Pablo Picasso, Paisaje de Céret

Landscape at Céret

"In my opinion to search means nothing in painting. To find is the thing". (1)

Pablo Picasso, Landscape at Céret (Paysage de Céret), Céret, summer 1911. Oil on canvas, 65.1 x 50.3 cm. Solomon R. Guggenheim Museum, New York, Solomon R. Guggenheim Founding Collection, By gift 37.538. © 2011 Estate of Pablo Picasso/Artists Rights Society (ARS), New York


Pablo Picasso (b. 1881, Málaga, Spain; d. 1973, Mougins, France), one of the most dynamic and influential artists of the 20th century, experimented with many different artistic styles during his long career, including the historic introduction of Cubism.

Cubism is widely regarded as the most innovative and influential artistic style of the past century. Inspired by the volumetric treatment of form by the French Post-Impressionist artist Paul Cézanne, Picasso and Georges Braque (1882– 1963) embarked on Cubism’s first stage of development. Although both artists worked independently in their own studios, they met frequently to discuss their progress and learn from each other. Beginning in 1908, Picasso and Braque deepened their relationship until it verged on collaboration. During the summer of 1911 they spent time together in the south of France in Céret, a popular artists’ colony. They compared their work and debated new possibilities. They were inventing a new style together, and both artists are credited for the development of Cubism. Some of their paintings are so similar that many critics find it difficult to tell them apart. As Braque would recall, “Picasso is Spanish and I’m French: we know all the differences that entails, but during those years the differences didn’t count" (Alex Danchev, Georges Braque: A Life [New York: Arcade Publishing, Inc., 2005], p. 117). The Cubist style emphasized the flat, twodimensional surface of the picture plane, rejecting the traditional techniques of perspective, foreshortening, and modeling as well as refuting time-honored theories of art as imitation of nature. Cubist painters were not bound to copying form, texture, color, and space; instead, they presented a new reality in paintings that depicted radically fragmented objects whose several sides were seen simultaneously. The monochromatic color scheme was suited to the presentation of complex, multiple views of the object, which was now reduced to overlapping opaque and transparent planes. Cubism led to abstraction and necessitated new ways of looking at art.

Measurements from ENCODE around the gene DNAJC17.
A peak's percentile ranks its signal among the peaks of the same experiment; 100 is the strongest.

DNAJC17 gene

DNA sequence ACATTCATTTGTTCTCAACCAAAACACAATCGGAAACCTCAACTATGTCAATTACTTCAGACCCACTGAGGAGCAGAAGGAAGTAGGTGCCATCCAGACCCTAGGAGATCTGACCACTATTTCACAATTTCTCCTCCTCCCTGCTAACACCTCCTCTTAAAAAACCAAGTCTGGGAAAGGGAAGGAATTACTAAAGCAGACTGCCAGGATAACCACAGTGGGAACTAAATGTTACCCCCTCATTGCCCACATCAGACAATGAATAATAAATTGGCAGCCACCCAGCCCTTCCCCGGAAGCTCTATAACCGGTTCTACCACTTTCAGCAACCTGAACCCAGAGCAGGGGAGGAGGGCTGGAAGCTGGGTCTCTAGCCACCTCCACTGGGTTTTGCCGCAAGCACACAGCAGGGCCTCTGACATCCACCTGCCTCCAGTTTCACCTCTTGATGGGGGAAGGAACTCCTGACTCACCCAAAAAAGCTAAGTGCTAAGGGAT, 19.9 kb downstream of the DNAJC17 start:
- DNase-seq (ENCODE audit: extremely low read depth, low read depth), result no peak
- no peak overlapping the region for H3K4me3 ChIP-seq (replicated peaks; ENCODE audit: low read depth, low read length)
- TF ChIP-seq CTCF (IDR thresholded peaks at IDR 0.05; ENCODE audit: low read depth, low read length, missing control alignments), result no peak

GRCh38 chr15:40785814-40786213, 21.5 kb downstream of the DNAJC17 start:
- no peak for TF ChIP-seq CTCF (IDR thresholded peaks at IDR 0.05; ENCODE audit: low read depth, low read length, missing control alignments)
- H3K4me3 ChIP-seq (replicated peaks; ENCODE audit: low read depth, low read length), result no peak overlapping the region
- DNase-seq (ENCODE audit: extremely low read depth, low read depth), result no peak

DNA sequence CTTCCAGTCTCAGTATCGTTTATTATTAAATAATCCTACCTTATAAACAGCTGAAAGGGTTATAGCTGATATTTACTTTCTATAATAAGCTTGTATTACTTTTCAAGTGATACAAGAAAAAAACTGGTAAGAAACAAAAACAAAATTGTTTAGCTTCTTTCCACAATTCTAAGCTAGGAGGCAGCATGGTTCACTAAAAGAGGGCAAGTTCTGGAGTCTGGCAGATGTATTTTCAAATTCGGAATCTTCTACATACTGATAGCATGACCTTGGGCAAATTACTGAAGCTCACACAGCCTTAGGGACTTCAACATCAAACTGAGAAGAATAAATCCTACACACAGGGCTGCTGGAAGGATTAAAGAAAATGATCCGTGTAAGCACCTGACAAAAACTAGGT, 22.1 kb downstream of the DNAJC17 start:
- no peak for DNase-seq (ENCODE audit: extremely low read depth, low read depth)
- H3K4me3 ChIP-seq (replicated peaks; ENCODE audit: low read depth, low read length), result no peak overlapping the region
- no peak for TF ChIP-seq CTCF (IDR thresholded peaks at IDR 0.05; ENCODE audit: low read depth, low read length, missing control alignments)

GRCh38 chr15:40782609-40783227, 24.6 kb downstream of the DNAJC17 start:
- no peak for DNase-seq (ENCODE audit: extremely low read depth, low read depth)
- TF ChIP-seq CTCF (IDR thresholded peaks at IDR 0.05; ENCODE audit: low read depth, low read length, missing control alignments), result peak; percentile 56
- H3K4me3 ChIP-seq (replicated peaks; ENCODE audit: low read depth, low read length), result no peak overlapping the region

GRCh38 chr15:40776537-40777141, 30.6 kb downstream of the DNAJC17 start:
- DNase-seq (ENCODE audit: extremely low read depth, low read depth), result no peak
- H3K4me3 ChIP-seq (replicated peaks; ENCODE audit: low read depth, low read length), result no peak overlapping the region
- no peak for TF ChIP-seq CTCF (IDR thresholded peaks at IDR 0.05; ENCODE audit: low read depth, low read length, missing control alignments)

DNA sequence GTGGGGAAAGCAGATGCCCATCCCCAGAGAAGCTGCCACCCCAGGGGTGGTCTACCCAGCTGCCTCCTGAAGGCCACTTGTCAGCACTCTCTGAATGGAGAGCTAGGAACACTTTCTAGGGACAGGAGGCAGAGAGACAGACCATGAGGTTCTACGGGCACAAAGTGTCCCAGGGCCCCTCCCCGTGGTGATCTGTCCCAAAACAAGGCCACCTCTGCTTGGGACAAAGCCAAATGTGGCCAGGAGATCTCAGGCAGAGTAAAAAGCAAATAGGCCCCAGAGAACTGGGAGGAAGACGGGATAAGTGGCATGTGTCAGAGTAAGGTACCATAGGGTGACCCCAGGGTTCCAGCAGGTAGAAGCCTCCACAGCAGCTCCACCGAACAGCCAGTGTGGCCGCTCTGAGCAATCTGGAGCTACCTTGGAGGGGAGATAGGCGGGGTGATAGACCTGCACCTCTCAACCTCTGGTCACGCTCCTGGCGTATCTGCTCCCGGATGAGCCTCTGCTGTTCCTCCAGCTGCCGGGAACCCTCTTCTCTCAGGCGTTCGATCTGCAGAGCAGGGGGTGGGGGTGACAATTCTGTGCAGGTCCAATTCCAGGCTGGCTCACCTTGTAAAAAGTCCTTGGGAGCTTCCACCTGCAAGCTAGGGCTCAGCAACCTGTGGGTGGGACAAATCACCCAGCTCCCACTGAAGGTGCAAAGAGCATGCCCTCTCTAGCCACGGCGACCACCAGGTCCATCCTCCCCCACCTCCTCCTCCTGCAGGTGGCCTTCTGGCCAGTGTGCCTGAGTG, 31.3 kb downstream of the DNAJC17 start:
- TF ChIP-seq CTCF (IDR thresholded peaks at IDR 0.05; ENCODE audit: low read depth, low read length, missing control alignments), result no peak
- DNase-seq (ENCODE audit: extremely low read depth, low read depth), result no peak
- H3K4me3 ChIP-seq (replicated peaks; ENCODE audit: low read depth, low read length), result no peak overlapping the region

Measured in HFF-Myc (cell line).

At its climax, Braque and Picasso brought Analytic Cubism almost to the point of complete abstraction. In Landscape at Céret, painted during that summer of 1911, patches of muted earthy color, schematized stairways, and arched window configurations exist as visual clues that must be pieced together. For this painting, as with all Cubist works, the total image must be “thought” as much as “seen” (adapted from Jan Avgikos’s entry in the Collection Online).

1. Picasso, in Herschel B. Chipp, Theories of Modern Art: A Source Book by Artists and Critics (Berkeley: University of California Press, 1996), p. 263.


Before showing students Picasso’s Landscape at Céret tell them that they are going to see a work by the artist Pablo Picasso that he painted while staying in a town in southern France during the summer of 1911—a hundred years ago. On the Internet browse photos of Céret. Although some things about the town will have changed over a century, students should still be able to get a good idea of the terrain and architecture of the region. Ask students to imagine and perhaps create a list or sketch of what they expect to see in the painting Landscape at Céret.

Show: Landscape at Céret, 1911

What do you notice?

How is the painting different from what you imagined? Are there any ways that it is similar to what you expected?

How is this painting different from traditional landscapes?

What clues does Picasso provide to let us know that the subject of this painting is the town of Céret?